“It is a small project but we believe something big will come out of it.”
Scotland’s Energy Minister Fergus Ewing states: “The signing of this memorandum of understanding will allow the signatories to work together in the development of the Batwind battery storage solution. This will help maximise the renewable generation of the Hywind offshore wind farm, whilst informing the case for energy storage and demonstrating the technology’s ability to support renewables in Scotland and internationally.”
The Hywind floating wind turbine concept is based on long-used offshore technology — the spar, which has enjoyed a long history in giant form as floating foundations for deepwater oil production platforms since the mid-1990s.
Hywind 1, the prototype topped out with a 2.3MW Siemens turbine, has performed superbly since switch on in 2009, weathering winds of 40 metres per second (m/s) and winter waves 15 metres high — and churning out electricty at an average capacity of over 50%.
The second-generation Hywind 2 is an evolutionary advancement of the flagship unit, most of all because the hull's length has been trimmed to a more compact, lighter, "site optimised" design that stretches 76 metres below the surface — compared to the 100-metre draft of the prototype — which should open up a wider offshore market for the deepwater concept.
In June the Scottish government released a far-reaching study on floating wind power that points to its fast approaching commercialisation. Produced by government-industry body the UK Carbon Trust, the report found that floating wind concepts have the potential to cut generated levelised cost of energy (LCoE) to below £100/MWh in utility-scale deployments, with Hywind calculated to be on track to reach an LCoE of £85-£95MWh.
Make Consulting estimates some 3.4GW of floating wind power will be switched on by 2030, led by markets in Japan and France.
See a Statoil video on the Buchan Deep project here.
A surge in renewable generation last year played a “critical role” in keeping global energy-related CO2 emissions flat for the second year in a row, according to new data from the International Energy Agency (IEA).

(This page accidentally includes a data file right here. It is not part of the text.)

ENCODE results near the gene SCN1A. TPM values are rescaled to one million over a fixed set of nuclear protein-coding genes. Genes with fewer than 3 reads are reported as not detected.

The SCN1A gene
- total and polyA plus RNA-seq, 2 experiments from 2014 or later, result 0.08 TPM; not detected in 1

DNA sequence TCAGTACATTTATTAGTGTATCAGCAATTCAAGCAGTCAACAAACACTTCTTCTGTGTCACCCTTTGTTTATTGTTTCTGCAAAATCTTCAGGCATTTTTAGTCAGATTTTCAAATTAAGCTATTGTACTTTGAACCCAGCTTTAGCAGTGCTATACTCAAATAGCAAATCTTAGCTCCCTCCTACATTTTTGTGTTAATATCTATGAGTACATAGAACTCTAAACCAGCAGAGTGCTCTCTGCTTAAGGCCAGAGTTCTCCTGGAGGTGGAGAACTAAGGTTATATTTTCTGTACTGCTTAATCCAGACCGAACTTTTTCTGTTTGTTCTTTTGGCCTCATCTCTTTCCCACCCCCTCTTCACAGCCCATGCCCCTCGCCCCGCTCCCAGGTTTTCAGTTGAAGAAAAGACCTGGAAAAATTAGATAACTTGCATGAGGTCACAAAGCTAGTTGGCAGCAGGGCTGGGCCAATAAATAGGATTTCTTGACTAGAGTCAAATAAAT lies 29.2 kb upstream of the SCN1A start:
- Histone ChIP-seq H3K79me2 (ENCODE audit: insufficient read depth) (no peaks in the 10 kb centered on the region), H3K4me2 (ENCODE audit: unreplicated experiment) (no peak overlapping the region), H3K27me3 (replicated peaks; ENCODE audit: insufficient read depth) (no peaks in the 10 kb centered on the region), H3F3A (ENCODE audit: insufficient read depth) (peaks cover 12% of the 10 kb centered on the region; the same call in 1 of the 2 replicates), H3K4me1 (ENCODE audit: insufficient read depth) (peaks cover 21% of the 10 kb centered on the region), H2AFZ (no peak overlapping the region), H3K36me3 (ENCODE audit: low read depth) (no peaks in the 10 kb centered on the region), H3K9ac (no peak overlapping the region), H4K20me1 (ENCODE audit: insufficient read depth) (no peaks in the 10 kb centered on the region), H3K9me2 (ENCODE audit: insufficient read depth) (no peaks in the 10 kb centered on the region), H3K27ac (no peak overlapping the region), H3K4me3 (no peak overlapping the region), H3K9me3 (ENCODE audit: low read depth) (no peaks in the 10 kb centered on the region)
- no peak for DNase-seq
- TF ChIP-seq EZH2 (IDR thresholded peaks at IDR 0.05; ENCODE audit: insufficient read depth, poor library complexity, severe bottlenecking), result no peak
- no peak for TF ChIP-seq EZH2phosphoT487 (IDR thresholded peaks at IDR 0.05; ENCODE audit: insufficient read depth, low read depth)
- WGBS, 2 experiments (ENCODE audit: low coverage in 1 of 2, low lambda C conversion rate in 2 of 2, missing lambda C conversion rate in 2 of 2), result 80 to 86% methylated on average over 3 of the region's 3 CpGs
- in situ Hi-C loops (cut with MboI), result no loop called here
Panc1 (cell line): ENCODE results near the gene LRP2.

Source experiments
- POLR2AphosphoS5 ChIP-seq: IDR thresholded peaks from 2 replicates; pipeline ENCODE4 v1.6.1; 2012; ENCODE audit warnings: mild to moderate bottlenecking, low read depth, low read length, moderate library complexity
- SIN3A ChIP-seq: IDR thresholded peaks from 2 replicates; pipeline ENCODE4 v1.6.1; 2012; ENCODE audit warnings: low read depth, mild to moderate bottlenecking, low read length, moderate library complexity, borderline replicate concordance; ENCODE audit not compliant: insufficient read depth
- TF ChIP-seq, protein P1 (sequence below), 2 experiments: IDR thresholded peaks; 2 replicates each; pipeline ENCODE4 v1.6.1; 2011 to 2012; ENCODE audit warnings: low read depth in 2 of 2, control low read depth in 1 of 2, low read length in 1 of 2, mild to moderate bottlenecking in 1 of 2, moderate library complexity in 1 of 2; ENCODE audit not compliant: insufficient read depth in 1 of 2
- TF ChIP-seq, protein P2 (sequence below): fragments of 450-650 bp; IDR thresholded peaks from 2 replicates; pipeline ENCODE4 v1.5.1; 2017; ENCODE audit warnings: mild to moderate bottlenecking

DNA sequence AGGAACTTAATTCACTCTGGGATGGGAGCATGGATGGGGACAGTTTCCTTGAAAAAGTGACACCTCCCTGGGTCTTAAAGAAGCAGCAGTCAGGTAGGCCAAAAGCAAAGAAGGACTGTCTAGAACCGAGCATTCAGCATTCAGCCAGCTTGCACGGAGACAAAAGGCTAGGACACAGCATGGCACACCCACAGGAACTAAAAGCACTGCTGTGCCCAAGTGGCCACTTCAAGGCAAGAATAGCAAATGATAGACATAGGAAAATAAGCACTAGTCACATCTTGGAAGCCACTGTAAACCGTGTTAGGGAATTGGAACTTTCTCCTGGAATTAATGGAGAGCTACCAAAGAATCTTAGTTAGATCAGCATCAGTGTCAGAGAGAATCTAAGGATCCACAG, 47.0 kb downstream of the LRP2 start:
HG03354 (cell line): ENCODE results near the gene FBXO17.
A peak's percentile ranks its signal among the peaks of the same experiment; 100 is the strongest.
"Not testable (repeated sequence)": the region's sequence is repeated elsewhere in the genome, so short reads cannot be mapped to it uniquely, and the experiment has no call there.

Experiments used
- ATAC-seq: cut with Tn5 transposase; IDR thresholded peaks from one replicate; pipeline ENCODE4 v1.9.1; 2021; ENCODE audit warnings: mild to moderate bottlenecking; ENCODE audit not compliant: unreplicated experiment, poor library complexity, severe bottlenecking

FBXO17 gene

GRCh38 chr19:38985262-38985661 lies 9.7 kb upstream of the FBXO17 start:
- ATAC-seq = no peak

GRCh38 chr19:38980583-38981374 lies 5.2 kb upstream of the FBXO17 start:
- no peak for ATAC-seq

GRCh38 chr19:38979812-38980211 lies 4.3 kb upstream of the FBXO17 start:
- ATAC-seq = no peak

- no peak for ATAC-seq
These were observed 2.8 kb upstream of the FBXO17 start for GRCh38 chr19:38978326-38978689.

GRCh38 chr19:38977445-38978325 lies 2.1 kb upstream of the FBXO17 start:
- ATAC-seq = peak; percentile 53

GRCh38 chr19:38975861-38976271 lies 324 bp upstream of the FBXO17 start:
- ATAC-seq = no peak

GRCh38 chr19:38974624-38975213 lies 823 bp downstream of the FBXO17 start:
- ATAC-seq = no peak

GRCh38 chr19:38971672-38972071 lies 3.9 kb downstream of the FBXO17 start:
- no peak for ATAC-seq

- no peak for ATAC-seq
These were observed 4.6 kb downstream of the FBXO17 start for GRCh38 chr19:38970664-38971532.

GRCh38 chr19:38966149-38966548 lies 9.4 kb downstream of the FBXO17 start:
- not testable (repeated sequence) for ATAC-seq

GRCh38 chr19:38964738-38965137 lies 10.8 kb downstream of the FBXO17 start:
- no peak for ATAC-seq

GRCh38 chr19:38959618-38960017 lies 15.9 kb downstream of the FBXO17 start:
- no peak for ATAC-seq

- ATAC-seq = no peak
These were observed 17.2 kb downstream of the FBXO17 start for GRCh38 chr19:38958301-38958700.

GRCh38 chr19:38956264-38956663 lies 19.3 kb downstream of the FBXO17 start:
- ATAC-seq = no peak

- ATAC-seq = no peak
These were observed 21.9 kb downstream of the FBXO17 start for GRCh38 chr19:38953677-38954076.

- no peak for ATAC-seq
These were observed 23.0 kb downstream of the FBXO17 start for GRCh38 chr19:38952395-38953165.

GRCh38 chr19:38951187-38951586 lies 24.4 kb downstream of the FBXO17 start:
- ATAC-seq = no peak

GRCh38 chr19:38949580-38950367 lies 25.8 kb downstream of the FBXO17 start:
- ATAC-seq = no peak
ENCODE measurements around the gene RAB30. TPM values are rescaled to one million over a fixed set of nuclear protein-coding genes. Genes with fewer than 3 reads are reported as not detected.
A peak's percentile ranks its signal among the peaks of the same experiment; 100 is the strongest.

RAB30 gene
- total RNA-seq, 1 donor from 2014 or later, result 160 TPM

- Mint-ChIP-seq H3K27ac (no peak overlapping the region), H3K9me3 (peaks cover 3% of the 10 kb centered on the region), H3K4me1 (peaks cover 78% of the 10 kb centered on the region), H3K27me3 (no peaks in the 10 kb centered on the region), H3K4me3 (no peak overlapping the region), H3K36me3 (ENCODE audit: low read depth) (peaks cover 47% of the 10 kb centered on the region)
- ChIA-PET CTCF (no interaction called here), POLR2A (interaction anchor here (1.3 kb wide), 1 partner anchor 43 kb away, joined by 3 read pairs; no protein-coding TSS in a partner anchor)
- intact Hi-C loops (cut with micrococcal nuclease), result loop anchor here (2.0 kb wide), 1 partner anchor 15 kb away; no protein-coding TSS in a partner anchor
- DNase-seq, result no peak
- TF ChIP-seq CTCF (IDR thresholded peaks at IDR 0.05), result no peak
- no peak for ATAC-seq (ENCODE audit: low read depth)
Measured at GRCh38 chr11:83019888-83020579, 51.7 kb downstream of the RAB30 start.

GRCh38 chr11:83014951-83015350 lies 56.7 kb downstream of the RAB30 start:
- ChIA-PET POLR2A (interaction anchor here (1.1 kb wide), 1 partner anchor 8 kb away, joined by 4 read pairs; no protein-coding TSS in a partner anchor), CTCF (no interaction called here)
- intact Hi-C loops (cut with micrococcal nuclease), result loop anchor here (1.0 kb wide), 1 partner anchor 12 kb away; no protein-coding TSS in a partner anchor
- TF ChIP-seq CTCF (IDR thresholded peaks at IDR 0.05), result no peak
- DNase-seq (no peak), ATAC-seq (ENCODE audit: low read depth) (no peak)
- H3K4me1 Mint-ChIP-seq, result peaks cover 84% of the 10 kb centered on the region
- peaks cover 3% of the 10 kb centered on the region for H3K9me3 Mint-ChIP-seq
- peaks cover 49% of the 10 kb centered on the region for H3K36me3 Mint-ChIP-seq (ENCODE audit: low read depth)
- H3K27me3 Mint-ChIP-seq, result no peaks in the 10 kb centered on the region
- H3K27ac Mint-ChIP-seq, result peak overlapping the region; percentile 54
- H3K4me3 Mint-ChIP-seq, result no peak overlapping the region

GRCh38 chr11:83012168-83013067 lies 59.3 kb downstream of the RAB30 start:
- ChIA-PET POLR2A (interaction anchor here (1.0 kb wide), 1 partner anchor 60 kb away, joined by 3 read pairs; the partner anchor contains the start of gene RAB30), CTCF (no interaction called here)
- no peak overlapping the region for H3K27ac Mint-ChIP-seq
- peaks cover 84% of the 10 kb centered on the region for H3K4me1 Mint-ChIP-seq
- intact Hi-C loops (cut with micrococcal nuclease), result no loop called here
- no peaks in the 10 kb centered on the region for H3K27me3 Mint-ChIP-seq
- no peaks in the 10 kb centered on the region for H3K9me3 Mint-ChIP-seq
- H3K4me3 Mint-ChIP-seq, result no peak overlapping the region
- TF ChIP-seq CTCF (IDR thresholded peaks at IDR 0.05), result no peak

The Paris-based agency says its preliminary data for 2015 shows that global emissions of CO2 stood at 32.1bn tonnes, having remained essentially flat since 2013. Emissions stood at 32.3bn tonnes in 2014.
“The new figures confirm last year’s surprising but welcome news: we have now seen two straight years of greenhouse gas emissions decoupling from economic growth,” says IEA executive director Fatih Birol.
“Coming just a few months after the landmark COP21 agreement in Paris, this is yet another boost to the global fight against climate change.”
The IEA data suggests that electricity generated by renewables played a critical role in keeping emissions flat, having accounted for around 90% of all new power capacity in 2015.
Wind power alone produced more than half of all new electricity generation last year.
The agency says in parallel, the global economy continued to grow by more than 3%, offering further evidence that the link between economic growth and emissions growth is weakening.
The world’s two largest emitters, China and the US, both recorded a decline in their energy-related CO2 emissions in 2015. China saw its emissions decline by 1.5% as its coal use fell for the second year in a row
Last year coal generated less than 70% of Chinese electricity, ten percentage points less than four years ago [in 2011]. Over the same period low-carbon energy sources jumped from 19% to 28%, with wind and hydro accounting for most of the increase.
US emissions declined by 2%, as a large switch from coal to gas use in electricity generation took place.
However, the decline observed in the two major emitters was offset by increasing emissions in most other Asian developing economies and the Middle East, and also a moderate increase in Europe.
In the more than 40 years in which the IEA has been collecting data on CO2 emissions, there have only been four periods in which emissions stood still or fell compared to the previous year.
Three of these periods – the early 1980s, 1992 and 2009 – were associated with global economic weakness. But the recent stall in emissions comes amid economic expansion. According to the International Monetary Fund global gross domestic product grew by 3.4% in 2014 and 3.1% in 2015.
Environmental group Greenpeace welcomed the IEA data as heading in the right direction, but said a rapid reduction in global emissions is still needed. “China’s efforts to tackle climate change and local air pollution are paying global dividends,” says Li Shuo, Greenpeace East Asia senior climate adviser.